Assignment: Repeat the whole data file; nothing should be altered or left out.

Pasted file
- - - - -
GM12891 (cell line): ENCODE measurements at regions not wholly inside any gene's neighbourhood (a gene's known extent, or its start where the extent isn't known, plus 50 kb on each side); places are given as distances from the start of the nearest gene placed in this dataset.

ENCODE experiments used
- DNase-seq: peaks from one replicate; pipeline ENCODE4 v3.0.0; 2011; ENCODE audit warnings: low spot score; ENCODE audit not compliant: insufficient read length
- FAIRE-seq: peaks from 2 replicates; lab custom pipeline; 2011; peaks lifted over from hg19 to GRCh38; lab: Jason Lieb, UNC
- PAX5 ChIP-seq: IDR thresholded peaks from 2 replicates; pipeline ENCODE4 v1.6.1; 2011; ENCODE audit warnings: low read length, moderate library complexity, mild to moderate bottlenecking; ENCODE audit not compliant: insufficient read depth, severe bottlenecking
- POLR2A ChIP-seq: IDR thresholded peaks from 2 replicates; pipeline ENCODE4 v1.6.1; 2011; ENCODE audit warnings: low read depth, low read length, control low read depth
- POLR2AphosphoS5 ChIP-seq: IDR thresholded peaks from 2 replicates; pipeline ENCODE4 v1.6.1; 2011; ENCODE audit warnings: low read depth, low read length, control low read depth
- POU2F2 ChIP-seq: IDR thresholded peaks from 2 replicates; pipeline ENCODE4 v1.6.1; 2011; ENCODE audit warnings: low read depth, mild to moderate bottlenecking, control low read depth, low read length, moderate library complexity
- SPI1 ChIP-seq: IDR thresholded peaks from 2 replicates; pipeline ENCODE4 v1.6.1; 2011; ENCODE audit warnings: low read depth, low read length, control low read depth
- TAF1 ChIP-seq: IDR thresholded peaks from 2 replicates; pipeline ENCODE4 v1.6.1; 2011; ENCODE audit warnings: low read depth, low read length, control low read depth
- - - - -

GM12891 (cell line): ENCODE measurements at regions not wholly inside any gene's neighbourhood (a gene's known extent, or its start where the extent isn't known, plus 50 kb on each side); places are given as distances from the start of the nearest gene placed in this dataset.

ENCODE experiments used
- DNase-seq: peaks from one replicate; pipeline ENCODE4 v3.0.0; 2011; ENCODE audit warnings: low spot score; ENCODE audit not compliant: insufficient read length
- FAIRE-seq: peaks from 2 replicates; lab custom pipeline; 2011; peaks lifted over from hg19 to GRCh38; lab: Jason Lieb, UNC
- PAX5 ChIP-seq: IDR thresholded peaks from 2 replicates; pipeline ENCODE4 v1.6.1; 2011; ENCODE audit warnings: low read length, moderate library complexity, mild to moderate bottlenecking; ENCODE audit not compliant: insufficient read depth, severe bottlenecking
- POLR2A ChIP-seq: IDR thresholded peaks from 2 replicates; pipeline ENCODE4 v1.6.1; 2011; ENCODE audit warnings: low read depth, low read length, control low read depth
- POLR2AphosphoS5 ChIP-seq: IDR thresholded peaks from 2 replicates; pipeline ENCODE4 v1.6.1; 2011; ENCODE audit warnings: low read depth, low read length, control low read depth
- POU2F2 ChIP-seq: IDR thresholded peaks from 2 replicates; pipeline ENCODE4 v1.6.1; 2011; ENCODE audit warnings: low read depth, mild to moderate bottlenecking, control low read depth, low read length, moderate library complexity
- SPI1 ChIP-seq: IDR thresholded peaks from 2 replicates; pipeline ENCODE4 v1.6.1; 2011; ENCODE audit warnings: low read depth, low read length, control low read depth
- TAF1 ChIP-seq: IDR thresholded peaks from 2 replicates; pipeline ENCODE4 v1.6.1; 2011; ENCODE audit warnings: low read depth, low read length, control low read depth